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Review
, 13 (11), 769-87

Biological Studies of Post-Traumatic Stress Disorder

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Review

Biological Studies of Post-Traumatic Stress Disorder

Roger K Pitman et al. Nat Rev Neurosci.

Abstract

Post-traumatic stress disorder (PTSD) is the only major mental disorder for which a cause is considered to be known: that is, an event that involves threat to the physical integrity of oneself or others and induces a response of intense fear, helplessness or horror. Although PTSD is still largely regarded as a psychological phenomenon, over the past three decades the growth of the biological PTSD literature has been explosive, and thousands of references now exist. Ultimately, the impact of an environmental event, such as a psychological trauma, must be understood at organic, cellular and molecular levels. This Review attempts to present the current state of this understanding on the basis of psychophysiological, structural and functional neuroimaging, and endocrinological, genetic and molecular biological studies in humans and in animal models.

Figures

Figure 1
Figure 1. Assessing structural abnormalities in PTSD using a combat-discordant identical-twin design
Sample coronal structural magnetic resonance images of right (red) and left (blue) hippocampi in a twin pair consisting of a combat veteran with PTSD (1) and his combat-unexposed co-twin (2), who has no PTSD but is considered “high risk” because his identical twin developed PTSD when exposed to trauma; as well as a control twin pair consisting of a combat-exposed veteran without PTSD (3) and his “low-risk” combat-unexposed co-twin (4), who also has no PTSD. Contrast A provides a replication test of studies demonstrating smaller hippocampal volume in combat veterans with vs. without PTSD. Two additional contrasts can shed light on whether this abnormality is a result of combat exposure or of having PTSD, or whether it represents a pre-existing vulnerability factor. Contrast B compares hippocampal volumes in combat-exposed PTSD veterans with their own high-risk co-twins. If the twin with PTSD (1) has smaller hippocampal volume than his co-twin (2), the trait has likely been acquired. Contrast C compares hippocampal volumes in high vs. low-risk co-twins. If the trauma unexposed, non-PTSD twin of the veteran with PTSD (2) has smaller hippocampal volume than the unexposed, non-PTSD twin of the veteran without PTSD (4), it is likely that the trait represents a pre-existing vulnerability factor. This type of design can also be used to assess the origin of other abnormalities observed in patients with PTSD.
Figure 2
Figure 2. Brain regions implicated in PTSD functional neuroimaging studies
The amygdala (shown in Panels A and C) is involved in recognizing both conditioned and unconditioned stimuli signaling danger, as well as in expressing the fear response. Amygdala reactivity is exaggerated in individuals with PTSD and is positively correlated with symptom severity. The insular cortex (Panel A) and dorsal anterior cingulate cortex (Panel B) are also hyperreactive in PTSD; these structures may modulate (in these cases enhance) the amygdala’s expression of fear. In contrast, activation in the ventral medial prefrontal cortex (Panel B), which also modulates (in this case reduces) the amygdala’s expression of the fear response, is diminished in PTSD; vmPFC activity is also negatively correlated with symptom severity. Functional neuroimaging findings in the hippocampus (Panel C), which is involved in recognizing both safe and dangerous contexts, have been mixed in PTSD, with both hypo- and hyperreactivity observed.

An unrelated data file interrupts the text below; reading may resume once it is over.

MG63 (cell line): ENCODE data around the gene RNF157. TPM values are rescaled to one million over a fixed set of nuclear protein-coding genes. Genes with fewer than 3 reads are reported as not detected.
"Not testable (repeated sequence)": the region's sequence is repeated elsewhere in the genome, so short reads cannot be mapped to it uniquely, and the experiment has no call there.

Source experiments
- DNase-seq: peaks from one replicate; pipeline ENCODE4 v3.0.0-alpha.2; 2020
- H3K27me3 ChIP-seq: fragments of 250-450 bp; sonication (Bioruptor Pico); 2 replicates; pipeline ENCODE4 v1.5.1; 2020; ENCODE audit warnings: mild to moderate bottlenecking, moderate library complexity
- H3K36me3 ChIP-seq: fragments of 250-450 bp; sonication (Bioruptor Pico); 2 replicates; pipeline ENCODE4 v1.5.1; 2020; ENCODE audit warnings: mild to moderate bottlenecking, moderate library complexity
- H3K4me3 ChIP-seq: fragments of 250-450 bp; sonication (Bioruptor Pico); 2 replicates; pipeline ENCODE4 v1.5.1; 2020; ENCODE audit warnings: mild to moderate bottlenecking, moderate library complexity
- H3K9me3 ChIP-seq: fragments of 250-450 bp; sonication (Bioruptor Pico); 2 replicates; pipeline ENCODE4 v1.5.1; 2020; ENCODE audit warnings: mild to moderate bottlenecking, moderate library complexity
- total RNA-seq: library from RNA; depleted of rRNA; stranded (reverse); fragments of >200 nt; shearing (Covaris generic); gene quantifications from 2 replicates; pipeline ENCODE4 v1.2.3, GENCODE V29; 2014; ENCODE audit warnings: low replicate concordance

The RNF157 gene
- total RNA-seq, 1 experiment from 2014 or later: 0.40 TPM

Figure 3
Figure 3. Contribution of prefrontal regions to fear regulation and expression
A. Activation in the human brain during fear conditioning and extinction can be investigated in a Pavlovian fear conditioning and extinction paradigm. During conditioning, a conditioned stimulus (a colored light) is paired with a mild electric shock to the fingers in a particular context (context A). The acquisition of conditioned fear in this paradigm can be measured by the skin conductance response to the light. During extinction learning, the light is subsequently repeatedly presented without the shock in a different context (context B). This leads to extinction of the conditioned response. The next day, the light is again presented in the absence of the shock in Context B (extinction recall), and then again in Context A (fear renewal). Greater retention of extinction learning is associated with a lower fear response during extinction recall. Extinction retention is context-dependent: the hippocampus is thought to recognize whether a context is safe (B) or dangerous (A) and to communicate this information to other structures in the fear network. B. fMRI studies have shown that activation of ventromedial prefrontal cortex (vmPFC, shown in green) during extinction recall is positively correlated with extinction retention, whereas activation of dorsal anterior cingulate cortex (dACC, shown in red) is negatively correlated with extinction retention. Ventromedial PFC sends excitatory glutamatergic projections to gamma-aminobutyric acid (GABA) -ergic intercalated cells (ITC) in amygdala, which in turn inhibit the expression of the fear response by the amygdala’s central nucleus (Ce). In contrast, dACC sends excitatory glutamatergic projections to amygdala’s basolateral nucleus, which in turns activates the expression of the fear response by Ce. LA=lateral amygdala nucleus. C. Non-PTSD subjects (left) have a relatively high vmPFC/dACC activation ratio during extinction recall, which tips the balance toward better extinction retention and less fear expression. By contrast, PTSD subjects (right) have a lower vmPFC/dACC activation ratio, which tips the balance toward less extinction retention and more fear expression.